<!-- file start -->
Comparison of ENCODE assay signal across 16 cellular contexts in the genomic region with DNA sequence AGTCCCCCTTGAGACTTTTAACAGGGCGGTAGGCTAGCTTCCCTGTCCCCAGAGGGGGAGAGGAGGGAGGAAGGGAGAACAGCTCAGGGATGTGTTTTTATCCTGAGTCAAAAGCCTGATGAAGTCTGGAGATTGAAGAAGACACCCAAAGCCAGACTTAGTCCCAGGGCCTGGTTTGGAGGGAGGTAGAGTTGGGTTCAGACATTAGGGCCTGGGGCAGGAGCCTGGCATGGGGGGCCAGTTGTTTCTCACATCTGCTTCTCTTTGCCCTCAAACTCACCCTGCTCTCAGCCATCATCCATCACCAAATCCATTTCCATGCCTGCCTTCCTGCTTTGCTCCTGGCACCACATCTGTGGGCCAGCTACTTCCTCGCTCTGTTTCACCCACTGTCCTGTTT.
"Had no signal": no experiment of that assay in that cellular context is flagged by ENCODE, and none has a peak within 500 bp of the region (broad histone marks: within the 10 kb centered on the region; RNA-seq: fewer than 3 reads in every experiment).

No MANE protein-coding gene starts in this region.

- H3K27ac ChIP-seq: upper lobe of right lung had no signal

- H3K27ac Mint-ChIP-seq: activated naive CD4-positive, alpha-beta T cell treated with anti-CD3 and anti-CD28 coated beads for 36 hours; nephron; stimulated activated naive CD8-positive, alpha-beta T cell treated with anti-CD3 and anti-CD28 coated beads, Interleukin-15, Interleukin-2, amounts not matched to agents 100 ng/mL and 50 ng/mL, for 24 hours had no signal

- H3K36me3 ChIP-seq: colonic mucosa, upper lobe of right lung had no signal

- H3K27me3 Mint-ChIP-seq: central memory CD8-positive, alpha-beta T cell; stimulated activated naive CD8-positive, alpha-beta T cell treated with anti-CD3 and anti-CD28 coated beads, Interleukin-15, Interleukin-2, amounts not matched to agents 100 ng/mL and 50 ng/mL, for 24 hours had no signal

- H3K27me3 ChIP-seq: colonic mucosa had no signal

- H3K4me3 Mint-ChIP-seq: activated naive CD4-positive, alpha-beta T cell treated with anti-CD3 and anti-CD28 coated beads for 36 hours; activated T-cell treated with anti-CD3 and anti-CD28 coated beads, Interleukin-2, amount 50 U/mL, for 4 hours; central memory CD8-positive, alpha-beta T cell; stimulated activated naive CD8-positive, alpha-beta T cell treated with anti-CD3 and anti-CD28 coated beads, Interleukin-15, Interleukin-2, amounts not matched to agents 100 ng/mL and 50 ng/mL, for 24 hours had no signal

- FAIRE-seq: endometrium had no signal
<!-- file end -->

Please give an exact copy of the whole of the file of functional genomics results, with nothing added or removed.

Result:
Comparison of ENCODE assay signal across 16 cellular contexts in the genomic region with DNA sequence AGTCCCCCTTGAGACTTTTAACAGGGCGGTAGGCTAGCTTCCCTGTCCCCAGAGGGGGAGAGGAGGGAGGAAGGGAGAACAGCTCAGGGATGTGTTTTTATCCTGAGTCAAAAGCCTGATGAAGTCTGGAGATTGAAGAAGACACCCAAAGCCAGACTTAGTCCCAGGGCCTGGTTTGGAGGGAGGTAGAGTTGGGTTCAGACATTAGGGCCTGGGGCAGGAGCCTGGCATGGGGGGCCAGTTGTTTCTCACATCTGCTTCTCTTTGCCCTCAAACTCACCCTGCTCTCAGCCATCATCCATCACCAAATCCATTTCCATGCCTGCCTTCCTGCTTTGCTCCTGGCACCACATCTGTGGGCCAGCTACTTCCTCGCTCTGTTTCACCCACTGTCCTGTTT.
"Had no signal": no experiment of that assay in that cellular context is flagged by ENCODE, and none has a peak within 500 bp of the region (broad histone marks: within the 10 kb centered on the region; RNA-seq: fewer than 3 reads in every experiment).

No MANE protein-coding gene starts in this region.

- H3K27ac ChIP-seq: upper lobe of right lung had no signal

- H3K27ac Mint-ChIP-seq: activated naive CD4-positive, alpha-beta T cell treated with anti-CD3 and anti-CD28 coated beads for 36 hours; nephron; stimulated activated naive CD8-positive, alpha-beta T cell treated with anti-CD3 and anti-CD28 coated beads, Interleukin-15, Interleukin-2, amounts not matched to agents 100 ng/mL and 50 ng/mL, for 24 hours had no signal

- H3K36me3 ChIP-seq: colonic mucosa, upper lobe of right lung had no signal

- H3K27me3 Mint-ChIP-seq: central memory CD8-positive, alpha-beta T cell; stimulated activated naive CD8-positive, alpha-beta T cell treated with anti-CD3 and anti-CD28 coated beads, Interleukin-15, Interleukin-2, amounts not matched to agents 100 ng/mL and 50 ng/mL, for 24 hours had no signal

- H3K27me3 ChIP-seq: colonic mucosa had no signal

- H3K4me3 Mint-ChIP-seq: activated naive CD4-positive, alpha-beta T cell treated with anti-CD3 and anti-CD28 coated beads for 36 hours; activated T-cell treated with anti-CD3 and anti-CD28 coated beads, Interleukin-2, amount 50 U/mL, for 4 hours; central memory CD8-positive, alpha-beta T cell; stimulated activated naive CD8-positive, alpha-beta T cell treated with anti-CD3 and anti-CD28 coated beads, Interleukin-15, Interleukin-2, amounts not matched to agents 100 ng/mL and 50 ng/mL, for 24 hours had no signal

- FAIRE-seq: endometrium had no signal